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Tuesday, December 1 News

Westport enrollment projected to go down over next five years

WESTPORT — Despite record numbers of families moving into town, a consultant told the Board of Education the district is projected to see fewer students over the next several years.

“The enrollment will continue to decline,” Karen LeDuc, of the New England School Development Council, said at a recent school board meeting.

Overall enrollment for kindergarten through high school is projected to drop from 5,264 to 5,185 next year, according to a report by NESDEC. It is then estimated to be 5,094 in the following year, then 5,024, followed by 4,921 and finally 4,866 in the 2025-26 school year.

But enrollment this year was 5,264, up from 5,246 in 2019-2020.

The overall projected enrollment decline was in large part a result of a projected decline at Staples High School where officials expect to see 259 fewer students over the next five years, LeDuc said. In comparison, kindergarten through fifth grade will see a decline of 144 students over the same time frame.

LeDuc said this calendar year also saw 338 kindergartners enrolled which had a positive impact on enrollment.

She said a factor to consider is New York City families moving to the suburbs in order to access the public schools and get out of the congested city.

But the U.S. Department of Education anticipates pre-kindergarten will decrease in the Northeast, LeDuc said, and a 12 percent decline is projected for the state.

“This is on par with what Westport is currently seeing,” she said. “It magnifies the importance of what we have seen as the support for education in Wesptort, but also it looks at the big picture and how Westport can look at what are their next steps as they think about educating all of the students they have in front of them.”

BOE Chair Candice Savin said she was surprised there wasn’t a bigger enrollment bump due to the state of the real estate market currently.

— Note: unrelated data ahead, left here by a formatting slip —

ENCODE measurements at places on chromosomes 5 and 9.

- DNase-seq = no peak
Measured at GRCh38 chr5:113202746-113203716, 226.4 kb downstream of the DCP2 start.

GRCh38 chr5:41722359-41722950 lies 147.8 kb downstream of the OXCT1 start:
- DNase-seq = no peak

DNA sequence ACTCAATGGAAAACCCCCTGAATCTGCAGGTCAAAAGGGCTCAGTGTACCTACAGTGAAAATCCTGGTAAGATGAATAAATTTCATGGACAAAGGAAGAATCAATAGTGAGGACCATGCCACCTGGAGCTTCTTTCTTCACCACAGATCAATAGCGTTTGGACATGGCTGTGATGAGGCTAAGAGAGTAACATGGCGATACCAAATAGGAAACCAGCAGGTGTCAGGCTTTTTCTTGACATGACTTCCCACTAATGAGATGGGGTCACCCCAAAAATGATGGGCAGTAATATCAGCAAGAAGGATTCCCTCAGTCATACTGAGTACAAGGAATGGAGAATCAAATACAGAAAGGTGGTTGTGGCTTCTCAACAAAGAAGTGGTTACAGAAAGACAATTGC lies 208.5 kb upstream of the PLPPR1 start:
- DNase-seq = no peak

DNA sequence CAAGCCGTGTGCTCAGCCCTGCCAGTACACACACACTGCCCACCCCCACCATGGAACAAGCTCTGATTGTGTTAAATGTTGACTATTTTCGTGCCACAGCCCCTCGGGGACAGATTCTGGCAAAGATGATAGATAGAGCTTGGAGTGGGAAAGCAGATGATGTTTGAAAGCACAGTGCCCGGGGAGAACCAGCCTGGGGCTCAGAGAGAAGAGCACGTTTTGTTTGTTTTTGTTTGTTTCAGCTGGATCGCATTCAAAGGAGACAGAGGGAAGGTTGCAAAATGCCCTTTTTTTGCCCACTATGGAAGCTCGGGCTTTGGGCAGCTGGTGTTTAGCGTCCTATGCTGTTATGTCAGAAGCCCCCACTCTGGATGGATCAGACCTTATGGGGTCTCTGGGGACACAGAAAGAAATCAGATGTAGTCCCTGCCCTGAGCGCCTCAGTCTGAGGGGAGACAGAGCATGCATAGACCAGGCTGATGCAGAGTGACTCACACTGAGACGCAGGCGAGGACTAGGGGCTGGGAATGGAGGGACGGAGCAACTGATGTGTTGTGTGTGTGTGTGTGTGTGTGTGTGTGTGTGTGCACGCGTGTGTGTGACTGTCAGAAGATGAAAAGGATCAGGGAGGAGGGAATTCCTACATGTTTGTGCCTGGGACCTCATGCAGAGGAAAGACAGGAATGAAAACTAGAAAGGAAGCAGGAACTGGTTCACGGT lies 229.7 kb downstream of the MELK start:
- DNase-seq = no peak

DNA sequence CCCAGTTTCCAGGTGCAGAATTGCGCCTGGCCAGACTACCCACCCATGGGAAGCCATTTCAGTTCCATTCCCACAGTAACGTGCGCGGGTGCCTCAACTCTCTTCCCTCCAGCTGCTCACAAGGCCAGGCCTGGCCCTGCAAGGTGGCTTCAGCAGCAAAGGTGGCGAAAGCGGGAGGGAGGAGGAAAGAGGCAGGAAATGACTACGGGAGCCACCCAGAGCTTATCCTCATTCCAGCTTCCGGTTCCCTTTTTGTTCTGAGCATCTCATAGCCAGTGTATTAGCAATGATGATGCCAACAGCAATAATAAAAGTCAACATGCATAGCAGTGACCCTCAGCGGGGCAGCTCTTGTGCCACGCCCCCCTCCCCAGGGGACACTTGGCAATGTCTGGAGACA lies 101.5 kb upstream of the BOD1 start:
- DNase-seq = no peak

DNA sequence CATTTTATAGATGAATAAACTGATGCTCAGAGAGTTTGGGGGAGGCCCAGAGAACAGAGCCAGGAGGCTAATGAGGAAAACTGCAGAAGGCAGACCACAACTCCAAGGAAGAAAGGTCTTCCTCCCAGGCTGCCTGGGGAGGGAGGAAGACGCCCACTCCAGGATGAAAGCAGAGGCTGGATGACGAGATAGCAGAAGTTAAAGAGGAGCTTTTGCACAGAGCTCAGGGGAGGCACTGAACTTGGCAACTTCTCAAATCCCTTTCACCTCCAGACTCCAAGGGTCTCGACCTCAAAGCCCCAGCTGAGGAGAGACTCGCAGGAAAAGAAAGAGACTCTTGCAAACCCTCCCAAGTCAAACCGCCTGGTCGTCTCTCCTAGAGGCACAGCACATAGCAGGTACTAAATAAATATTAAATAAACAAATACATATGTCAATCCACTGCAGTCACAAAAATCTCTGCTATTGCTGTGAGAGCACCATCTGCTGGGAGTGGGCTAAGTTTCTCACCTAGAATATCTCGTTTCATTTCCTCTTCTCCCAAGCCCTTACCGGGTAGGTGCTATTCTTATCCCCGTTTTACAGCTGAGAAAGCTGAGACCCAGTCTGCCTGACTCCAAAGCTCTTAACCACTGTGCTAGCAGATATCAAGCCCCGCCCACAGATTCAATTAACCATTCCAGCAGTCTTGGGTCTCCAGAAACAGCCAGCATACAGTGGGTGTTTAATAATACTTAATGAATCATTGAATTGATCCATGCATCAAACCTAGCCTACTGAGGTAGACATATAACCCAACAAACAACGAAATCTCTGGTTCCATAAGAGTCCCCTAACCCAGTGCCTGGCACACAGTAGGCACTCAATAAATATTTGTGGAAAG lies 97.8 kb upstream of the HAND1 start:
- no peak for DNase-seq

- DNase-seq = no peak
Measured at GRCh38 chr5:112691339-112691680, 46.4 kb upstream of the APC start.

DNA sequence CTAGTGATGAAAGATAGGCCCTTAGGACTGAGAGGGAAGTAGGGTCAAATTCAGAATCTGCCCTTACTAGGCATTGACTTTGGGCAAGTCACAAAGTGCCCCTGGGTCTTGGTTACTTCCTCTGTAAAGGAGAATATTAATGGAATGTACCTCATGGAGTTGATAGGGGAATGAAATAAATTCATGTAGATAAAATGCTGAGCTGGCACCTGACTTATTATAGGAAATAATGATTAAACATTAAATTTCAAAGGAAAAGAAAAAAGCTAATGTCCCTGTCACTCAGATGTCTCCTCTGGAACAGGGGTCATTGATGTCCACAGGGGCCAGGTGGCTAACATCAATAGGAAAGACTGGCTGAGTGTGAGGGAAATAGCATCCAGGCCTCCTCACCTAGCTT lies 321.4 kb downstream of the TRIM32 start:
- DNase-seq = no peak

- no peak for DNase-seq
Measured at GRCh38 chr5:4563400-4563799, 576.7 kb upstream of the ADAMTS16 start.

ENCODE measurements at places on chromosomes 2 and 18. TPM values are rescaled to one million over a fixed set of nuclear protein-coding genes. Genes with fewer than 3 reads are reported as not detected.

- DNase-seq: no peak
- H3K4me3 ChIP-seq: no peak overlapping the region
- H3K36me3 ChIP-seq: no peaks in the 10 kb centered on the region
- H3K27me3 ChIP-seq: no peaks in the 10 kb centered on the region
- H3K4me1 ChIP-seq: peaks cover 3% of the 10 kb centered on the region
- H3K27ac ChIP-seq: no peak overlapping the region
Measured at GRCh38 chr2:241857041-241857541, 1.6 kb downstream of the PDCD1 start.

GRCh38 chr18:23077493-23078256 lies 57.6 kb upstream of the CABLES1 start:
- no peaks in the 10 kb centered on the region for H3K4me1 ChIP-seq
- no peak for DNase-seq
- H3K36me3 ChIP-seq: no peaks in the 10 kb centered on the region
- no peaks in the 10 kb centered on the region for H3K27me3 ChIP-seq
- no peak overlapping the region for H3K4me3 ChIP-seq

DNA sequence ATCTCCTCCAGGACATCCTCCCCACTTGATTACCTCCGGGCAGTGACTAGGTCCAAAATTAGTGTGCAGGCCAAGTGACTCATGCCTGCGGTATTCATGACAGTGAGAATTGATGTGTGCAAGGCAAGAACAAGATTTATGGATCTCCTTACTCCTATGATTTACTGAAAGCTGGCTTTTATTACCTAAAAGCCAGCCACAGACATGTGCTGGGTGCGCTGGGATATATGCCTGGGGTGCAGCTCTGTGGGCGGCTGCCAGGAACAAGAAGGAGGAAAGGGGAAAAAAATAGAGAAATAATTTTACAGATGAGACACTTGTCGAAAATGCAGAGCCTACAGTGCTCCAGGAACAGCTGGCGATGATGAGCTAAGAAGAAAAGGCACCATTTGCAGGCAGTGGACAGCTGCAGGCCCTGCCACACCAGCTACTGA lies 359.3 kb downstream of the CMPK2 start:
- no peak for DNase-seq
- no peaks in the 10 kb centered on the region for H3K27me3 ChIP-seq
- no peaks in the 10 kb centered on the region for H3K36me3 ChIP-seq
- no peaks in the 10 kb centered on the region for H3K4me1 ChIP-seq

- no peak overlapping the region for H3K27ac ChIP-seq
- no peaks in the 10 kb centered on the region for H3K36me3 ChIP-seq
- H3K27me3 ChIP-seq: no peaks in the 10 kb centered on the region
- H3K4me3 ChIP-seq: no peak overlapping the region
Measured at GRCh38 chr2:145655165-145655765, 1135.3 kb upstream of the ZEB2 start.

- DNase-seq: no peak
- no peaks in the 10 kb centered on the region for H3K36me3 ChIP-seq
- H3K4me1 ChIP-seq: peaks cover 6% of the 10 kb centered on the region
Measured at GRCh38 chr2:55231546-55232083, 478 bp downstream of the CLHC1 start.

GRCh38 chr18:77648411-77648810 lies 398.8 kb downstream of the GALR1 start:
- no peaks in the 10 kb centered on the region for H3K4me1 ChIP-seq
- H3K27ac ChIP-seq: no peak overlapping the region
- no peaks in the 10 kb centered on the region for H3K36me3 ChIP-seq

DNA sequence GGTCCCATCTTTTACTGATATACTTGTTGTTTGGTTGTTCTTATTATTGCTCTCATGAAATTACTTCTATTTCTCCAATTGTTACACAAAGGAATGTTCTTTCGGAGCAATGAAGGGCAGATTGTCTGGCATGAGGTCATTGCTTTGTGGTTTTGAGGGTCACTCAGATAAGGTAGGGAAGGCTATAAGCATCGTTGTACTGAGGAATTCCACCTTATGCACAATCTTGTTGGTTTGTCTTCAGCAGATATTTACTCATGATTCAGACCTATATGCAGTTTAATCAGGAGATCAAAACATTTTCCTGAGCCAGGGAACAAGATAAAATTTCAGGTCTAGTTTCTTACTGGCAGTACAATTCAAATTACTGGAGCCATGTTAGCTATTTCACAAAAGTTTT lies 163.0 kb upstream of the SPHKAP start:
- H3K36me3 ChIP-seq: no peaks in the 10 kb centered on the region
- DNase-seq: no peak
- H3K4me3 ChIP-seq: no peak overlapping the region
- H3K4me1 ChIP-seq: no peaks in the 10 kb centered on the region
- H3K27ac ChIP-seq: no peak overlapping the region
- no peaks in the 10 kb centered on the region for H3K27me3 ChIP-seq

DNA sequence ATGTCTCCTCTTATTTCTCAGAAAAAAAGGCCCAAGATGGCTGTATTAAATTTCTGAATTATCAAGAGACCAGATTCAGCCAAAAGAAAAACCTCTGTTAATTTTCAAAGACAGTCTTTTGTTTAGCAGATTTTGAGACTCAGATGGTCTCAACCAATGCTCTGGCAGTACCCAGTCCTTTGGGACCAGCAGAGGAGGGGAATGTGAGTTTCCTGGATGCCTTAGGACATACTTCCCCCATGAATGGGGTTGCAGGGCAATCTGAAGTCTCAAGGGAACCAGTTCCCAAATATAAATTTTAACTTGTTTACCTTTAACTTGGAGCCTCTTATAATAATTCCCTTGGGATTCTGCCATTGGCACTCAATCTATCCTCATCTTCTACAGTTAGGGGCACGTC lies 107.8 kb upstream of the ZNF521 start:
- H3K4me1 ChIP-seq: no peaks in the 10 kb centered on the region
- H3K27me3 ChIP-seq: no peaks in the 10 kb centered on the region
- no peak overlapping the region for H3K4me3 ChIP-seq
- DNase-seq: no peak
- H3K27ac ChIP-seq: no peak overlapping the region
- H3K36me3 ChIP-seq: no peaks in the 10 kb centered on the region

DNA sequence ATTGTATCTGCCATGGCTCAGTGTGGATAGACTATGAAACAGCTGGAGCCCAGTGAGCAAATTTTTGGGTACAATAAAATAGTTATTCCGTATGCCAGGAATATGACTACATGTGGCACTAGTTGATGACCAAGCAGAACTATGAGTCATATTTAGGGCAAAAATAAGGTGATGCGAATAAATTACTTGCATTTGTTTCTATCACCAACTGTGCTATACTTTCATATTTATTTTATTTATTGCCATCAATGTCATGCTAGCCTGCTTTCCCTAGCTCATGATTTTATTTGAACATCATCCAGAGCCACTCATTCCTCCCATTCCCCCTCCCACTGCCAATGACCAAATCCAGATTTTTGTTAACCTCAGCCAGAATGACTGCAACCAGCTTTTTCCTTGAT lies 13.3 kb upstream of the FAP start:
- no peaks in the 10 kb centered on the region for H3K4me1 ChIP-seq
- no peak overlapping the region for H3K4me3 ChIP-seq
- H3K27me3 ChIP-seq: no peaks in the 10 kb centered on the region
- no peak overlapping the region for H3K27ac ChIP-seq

LeDuc said the town has always had a robust real estate environment — though not as robust as it is now — but it could take several years to determine long-term impacts.

“We certainly do not have enough data with one year of data to look at any trends or determine next steps,” she said. “So we’ll watch it, but we do know it’s something that is a factor.”

BOE Vice Chair Jeannie Smith said it may be beneficial to the district for planning purposes to work in collaboration with local real estate agents to determine trends.

“I would be very curious to know if we as a district could have some insight to the local real estate market with some friendly local Realtors who might be able to get us a sense of interest level, and maybe even age-range,” Smith said, adding it was a unique time despite the projected decline.

Board of Finance member Jim Foster said the enrollment projections were not meant to be used as a club for the current year to make cuts, and instead should be used for planning purposes.

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“But I would say I look forward to more dialogue with you guys regarding that strategic look moving forward assuming that even after 2025 it may continue to go down,” he said. “Not as a way to cut, but as a way to understand where we are going...for me that’s the most important thing I took out of the dialogue tonight.”

Lauren Karpf, a Representative Town Meeting member, said as the town heads into budget season it needs to look at the enrollment numbers this year, which are up.

“We can plan beyond that to some extent, but I think that’s the most immediate,” she said.

dj.simmons@hearstmediact.com

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